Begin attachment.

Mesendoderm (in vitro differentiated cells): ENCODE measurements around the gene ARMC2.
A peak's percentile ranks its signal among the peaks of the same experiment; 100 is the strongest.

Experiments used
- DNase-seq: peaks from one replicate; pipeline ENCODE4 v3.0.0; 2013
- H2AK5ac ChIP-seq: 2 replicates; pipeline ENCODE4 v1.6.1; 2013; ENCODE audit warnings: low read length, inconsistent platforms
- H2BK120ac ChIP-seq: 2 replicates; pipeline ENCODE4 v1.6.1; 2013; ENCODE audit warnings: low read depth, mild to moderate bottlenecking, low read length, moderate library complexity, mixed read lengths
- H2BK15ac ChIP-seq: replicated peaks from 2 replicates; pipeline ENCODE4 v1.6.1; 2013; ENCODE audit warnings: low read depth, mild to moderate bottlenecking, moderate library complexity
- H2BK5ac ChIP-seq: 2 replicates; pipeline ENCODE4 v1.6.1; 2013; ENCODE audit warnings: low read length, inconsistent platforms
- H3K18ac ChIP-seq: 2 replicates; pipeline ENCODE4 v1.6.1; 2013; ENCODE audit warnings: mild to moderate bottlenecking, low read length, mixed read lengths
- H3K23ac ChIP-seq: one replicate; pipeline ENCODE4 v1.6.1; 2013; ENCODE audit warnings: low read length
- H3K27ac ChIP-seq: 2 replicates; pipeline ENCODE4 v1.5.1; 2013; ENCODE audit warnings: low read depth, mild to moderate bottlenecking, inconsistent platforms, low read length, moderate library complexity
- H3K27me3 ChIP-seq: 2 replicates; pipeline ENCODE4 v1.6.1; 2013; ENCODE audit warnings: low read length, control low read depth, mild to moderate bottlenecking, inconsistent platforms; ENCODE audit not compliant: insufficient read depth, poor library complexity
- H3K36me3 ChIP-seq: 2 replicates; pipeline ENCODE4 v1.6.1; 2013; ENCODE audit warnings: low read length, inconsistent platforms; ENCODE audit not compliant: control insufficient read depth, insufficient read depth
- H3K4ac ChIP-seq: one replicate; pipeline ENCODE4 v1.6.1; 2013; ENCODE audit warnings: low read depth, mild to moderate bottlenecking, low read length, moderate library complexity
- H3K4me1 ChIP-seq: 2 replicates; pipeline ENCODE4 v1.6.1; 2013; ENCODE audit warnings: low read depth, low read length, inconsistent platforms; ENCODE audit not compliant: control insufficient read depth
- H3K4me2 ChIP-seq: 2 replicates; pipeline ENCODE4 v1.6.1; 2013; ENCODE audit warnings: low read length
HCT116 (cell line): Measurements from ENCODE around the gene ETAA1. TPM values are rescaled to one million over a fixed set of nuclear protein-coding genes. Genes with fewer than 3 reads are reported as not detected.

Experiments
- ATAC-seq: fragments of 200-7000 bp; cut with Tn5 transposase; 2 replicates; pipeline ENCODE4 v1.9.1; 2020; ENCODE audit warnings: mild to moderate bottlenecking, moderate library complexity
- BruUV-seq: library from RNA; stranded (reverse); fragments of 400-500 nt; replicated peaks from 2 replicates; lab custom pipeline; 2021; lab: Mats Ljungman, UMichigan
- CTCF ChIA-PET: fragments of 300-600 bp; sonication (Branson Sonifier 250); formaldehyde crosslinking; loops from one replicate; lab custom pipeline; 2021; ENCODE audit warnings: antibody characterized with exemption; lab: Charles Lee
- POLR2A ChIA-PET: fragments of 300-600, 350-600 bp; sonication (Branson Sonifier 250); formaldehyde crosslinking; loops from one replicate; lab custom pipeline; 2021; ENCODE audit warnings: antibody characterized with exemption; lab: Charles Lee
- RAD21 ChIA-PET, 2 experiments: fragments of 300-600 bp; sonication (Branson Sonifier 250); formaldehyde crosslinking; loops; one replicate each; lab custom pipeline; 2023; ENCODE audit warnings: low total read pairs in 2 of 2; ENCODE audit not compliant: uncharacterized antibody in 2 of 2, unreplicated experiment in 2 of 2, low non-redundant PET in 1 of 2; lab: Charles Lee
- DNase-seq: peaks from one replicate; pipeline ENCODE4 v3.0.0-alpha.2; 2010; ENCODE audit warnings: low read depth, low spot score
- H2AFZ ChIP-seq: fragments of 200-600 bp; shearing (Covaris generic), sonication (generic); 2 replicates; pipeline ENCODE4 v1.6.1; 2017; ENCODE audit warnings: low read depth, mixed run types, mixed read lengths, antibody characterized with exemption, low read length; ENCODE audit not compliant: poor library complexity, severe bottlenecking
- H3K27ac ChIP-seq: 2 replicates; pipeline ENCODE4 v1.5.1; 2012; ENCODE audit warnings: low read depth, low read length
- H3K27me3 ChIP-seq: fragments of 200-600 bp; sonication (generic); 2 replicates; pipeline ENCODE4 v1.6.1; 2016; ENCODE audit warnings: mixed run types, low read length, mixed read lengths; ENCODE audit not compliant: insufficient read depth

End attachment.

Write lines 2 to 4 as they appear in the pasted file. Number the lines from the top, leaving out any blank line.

A peak's percentile ranks its signal among the peaks of the same experiment; 100 is the strongest.

Experiments used
- DNase-seq: peaks from one replicate; pipeline ENCODE4 v3.0.0; 2013